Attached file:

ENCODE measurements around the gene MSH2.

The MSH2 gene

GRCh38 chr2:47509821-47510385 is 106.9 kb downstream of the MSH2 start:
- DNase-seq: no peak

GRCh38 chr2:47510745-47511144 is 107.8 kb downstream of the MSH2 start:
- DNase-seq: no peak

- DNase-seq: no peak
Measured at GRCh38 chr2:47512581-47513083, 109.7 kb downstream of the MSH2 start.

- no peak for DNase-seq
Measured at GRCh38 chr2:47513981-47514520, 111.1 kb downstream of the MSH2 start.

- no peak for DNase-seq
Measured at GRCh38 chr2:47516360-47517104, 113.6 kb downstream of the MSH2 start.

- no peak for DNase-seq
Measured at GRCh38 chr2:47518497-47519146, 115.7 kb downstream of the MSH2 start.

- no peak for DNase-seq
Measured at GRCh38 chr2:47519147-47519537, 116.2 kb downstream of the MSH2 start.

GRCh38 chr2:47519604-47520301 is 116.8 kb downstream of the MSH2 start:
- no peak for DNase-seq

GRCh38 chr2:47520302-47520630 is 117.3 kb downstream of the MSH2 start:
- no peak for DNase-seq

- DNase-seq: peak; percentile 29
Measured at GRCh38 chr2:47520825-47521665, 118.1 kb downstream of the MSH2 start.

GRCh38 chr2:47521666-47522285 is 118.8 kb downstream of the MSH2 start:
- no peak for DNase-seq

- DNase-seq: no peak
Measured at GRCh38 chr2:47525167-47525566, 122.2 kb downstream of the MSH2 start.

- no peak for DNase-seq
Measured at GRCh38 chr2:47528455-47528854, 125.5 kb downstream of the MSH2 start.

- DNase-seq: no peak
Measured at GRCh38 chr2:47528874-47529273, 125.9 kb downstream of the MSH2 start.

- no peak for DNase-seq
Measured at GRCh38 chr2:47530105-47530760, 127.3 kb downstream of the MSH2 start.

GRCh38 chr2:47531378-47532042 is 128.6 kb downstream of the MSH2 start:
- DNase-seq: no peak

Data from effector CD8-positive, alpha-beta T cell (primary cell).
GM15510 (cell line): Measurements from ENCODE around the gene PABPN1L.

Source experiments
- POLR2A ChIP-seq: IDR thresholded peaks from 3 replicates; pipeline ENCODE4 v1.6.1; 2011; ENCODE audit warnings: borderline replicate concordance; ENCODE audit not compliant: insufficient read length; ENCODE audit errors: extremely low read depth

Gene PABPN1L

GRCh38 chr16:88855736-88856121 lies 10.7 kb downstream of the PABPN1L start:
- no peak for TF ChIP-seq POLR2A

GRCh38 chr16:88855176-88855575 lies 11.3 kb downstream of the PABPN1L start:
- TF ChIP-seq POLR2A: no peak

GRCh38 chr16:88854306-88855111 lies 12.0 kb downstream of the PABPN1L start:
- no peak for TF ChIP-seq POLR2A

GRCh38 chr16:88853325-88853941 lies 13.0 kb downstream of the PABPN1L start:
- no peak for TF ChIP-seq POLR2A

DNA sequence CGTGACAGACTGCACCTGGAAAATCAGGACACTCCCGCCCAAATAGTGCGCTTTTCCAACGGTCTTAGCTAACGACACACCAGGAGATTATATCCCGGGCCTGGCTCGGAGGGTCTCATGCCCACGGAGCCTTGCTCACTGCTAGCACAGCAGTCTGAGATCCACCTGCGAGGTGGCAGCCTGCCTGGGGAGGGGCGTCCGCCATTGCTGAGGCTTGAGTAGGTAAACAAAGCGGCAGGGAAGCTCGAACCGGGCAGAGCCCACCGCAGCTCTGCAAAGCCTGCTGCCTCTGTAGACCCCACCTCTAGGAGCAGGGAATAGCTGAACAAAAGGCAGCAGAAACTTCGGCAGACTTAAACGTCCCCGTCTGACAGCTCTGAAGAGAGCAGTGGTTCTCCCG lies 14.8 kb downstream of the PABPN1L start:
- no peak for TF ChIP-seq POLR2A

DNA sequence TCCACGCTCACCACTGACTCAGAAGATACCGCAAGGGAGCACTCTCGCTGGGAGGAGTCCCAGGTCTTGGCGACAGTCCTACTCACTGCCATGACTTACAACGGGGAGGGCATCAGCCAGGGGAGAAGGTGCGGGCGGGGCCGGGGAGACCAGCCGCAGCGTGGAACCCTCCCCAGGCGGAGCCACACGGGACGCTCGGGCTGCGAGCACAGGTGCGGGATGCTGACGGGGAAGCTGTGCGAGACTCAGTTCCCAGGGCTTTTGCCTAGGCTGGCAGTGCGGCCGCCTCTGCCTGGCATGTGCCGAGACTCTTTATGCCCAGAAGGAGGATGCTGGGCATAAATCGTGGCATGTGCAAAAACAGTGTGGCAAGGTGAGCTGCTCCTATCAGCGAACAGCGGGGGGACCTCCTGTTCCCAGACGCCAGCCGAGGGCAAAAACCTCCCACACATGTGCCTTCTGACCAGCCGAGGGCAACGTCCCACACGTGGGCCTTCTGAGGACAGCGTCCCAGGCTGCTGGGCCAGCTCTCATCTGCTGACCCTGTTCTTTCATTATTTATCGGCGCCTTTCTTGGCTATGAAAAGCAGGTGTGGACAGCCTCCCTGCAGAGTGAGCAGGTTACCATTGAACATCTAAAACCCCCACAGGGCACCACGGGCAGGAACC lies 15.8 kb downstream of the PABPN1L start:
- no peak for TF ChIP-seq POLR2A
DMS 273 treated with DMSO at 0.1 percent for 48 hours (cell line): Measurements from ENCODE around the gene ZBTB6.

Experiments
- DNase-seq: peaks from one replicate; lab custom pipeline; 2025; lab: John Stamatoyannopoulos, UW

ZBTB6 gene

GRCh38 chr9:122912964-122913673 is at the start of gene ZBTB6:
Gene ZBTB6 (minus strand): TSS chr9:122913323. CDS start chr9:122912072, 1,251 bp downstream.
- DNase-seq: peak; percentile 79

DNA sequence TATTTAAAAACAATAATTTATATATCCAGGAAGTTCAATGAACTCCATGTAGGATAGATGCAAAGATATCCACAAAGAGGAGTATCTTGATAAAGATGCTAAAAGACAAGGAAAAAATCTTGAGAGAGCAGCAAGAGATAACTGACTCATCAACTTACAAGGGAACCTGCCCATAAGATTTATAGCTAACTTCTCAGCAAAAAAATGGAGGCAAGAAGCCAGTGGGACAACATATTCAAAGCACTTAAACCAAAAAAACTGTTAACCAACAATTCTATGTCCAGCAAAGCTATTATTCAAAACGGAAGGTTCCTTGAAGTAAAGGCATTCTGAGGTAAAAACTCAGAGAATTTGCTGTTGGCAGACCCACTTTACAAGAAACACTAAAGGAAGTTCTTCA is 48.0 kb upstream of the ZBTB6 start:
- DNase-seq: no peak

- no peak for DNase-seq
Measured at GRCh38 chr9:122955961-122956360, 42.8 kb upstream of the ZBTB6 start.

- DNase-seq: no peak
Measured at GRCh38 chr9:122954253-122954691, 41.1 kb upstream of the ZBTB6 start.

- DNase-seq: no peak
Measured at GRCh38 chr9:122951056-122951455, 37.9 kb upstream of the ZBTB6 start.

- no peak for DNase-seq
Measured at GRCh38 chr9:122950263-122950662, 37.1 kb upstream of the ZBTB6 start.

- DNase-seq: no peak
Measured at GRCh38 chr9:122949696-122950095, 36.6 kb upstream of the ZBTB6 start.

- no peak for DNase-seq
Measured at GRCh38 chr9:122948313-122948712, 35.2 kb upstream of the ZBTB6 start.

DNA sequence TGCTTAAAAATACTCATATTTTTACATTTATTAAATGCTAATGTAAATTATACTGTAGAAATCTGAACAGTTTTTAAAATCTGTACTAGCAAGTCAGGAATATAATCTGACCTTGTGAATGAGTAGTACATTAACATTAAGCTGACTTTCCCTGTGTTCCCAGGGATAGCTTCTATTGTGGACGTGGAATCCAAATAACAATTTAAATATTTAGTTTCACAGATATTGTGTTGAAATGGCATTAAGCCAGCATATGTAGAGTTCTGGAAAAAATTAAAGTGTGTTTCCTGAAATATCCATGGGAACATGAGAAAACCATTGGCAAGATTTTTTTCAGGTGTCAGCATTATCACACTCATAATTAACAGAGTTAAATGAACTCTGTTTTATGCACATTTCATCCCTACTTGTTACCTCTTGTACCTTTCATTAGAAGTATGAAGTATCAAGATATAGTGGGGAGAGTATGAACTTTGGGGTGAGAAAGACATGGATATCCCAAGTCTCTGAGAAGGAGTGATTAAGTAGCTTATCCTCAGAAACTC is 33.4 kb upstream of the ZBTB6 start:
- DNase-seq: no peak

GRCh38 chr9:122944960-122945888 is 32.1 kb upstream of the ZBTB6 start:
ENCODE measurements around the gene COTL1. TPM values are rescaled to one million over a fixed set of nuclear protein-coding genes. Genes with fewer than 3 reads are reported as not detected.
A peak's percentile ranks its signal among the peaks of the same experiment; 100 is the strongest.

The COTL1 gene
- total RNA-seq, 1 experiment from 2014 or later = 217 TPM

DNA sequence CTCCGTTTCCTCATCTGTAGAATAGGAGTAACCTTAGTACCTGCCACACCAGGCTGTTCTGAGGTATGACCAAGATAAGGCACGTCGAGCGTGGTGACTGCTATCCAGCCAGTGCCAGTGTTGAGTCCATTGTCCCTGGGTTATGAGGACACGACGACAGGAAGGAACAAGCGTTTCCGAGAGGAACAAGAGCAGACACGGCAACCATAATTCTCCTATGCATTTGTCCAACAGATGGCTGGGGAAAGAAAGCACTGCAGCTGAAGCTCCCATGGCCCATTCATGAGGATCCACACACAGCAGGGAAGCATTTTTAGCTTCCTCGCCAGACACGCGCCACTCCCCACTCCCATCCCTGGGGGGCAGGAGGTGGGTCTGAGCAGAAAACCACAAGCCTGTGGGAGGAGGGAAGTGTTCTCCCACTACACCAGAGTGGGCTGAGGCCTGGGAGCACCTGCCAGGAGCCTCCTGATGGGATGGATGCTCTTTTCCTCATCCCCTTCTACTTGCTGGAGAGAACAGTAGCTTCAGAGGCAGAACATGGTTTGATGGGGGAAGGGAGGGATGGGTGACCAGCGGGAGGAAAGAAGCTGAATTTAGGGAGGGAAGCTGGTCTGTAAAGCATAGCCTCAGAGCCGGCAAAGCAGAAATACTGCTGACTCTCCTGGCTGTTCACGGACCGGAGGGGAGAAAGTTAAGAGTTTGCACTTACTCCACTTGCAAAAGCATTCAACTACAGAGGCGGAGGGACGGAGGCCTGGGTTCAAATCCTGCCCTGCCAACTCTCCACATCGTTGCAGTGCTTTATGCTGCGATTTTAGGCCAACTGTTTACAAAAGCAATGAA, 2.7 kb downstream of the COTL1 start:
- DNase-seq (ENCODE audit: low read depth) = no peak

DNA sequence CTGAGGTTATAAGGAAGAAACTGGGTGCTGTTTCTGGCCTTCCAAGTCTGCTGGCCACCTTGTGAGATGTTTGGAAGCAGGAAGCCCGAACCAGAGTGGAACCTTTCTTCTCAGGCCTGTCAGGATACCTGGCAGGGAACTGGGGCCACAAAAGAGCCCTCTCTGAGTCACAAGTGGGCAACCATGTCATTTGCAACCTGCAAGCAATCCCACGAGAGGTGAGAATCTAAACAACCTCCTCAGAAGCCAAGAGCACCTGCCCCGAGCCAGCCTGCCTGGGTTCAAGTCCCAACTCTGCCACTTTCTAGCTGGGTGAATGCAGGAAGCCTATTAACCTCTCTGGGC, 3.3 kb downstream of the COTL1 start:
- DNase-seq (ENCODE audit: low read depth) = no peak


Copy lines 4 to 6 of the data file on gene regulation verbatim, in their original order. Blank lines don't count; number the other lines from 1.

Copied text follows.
- DNase-seq: no peak

GRCh38 chr2:47510745-47511144 is 107.8 kb downstream of the MSH2 start:
- DNase-seq: no peak